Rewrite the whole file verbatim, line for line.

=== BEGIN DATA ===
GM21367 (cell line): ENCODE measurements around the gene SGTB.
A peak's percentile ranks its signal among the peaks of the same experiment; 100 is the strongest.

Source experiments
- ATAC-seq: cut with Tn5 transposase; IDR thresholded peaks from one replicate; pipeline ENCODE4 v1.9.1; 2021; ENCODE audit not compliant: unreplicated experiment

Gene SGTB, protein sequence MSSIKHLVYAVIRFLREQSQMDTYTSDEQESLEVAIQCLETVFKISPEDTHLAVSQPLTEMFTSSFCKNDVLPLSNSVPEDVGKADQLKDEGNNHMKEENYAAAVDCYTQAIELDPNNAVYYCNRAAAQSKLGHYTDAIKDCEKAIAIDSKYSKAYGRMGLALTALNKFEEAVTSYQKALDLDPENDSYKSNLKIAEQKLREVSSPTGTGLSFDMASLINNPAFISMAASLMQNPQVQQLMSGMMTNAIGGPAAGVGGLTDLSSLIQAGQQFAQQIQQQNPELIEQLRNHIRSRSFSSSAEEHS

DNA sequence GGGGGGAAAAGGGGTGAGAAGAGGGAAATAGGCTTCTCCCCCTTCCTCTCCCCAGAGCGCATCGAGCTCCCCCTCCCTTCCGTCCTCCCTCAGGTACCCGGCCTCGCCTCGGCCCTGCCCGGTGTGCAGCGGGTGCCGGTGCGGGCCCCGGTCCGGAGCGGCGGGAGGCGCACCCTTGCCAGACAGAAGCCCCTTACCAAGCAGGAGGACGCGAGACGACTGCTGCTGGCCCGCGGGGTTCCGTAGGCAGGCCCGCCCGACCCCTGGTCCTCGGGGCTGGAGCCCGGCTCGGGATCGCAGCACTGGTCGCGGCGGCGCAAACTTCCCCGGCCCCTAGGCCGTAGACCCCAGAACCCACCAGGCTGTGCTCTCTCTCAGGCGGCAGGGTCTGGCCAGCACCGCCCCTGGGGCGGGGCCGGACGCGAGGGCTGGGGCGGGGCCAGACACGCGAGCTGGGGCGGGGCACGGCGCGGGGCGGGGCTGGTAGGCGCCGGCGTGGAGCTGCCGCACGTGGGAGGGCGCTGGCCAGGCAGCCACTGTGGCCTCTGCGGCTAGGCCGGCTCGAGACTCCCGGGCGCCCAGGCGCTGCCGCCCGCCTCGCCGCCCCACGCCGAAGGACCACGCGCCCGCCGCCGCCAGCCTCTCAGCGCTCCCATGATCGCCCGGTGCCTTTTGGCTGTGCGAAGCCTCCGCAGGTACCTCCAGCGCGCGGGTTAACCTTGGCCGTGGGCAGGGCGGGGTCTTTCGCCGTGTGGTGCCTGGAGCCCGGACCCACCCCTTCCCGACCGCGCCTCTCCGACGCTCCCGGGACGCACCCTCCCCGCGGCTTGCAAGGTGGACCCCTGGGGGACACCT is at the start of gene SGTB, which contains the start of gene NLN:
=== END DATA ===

GM21367 (cell line): ENCODE measurements around the gene SGTB.
A peak's percentile ranks its signal among the peaks of the same experiment; 100 is the strongest.

Source experiments
- ATAC-seq: cut with Tn5 transposase; IDR thresholded peaks from one replicate; pipeline ENCODE4 v1.9.1; 2021; ENCODE audit not compliant: unreplicated experiment

Gene SGTB, protein sequence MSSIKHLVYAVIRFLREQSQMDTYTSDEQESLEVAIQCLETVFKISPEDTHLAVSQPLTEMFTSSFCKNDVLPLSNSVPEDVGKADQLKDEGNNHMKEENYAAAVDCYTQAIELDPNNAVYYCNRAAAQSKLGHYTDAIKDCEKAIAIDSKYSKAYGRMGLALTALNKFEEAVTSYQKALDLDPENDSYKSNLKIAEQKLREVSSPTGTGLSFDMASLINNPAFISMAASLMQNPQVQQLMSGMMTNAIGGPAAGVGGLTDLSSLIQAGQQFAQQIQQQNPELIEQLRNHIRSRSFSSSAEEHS

DNA sequence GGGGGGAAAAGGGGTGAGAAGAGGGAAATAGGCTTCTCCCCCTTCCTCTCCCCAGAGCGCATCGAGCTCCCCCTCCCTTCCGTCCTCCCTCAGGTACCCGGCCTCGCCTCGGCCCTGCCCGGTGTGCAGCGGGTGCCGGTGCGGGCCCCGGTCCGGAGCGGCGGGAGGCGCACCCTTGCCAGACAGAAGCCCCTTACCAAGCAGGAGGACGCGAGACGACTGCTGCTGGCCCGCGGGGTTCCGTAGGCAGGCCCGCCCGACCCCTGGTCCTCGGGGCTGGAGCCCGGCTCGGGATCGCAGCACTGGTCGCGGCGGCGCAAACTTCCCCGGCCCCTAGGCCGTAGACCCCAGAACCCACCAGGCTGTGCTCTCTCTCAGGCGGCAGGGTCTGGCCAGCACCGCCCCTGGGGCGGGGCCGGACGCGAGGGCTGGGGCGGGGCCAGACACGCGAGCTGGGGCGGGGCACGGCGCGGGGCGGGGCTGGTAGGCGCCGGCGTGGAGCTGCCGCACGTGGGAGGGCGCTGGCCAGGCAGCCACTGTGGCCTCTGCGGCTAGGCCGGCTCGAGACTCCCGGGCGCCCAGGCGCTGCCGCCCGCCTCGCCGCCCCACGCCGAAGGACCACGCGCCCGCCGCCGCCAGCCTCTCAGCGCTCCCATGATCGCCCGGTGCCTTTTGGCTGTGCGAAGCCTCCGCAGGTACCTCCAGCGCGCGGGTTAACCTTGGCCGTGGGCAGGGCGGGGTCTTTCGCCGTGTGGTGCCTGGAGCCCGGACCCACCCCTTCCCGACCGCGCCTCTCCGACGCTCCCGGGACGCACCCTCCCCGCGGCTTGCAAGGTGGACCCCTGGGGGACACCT is at the start of gene SGTB, which contains the start of gene NLN: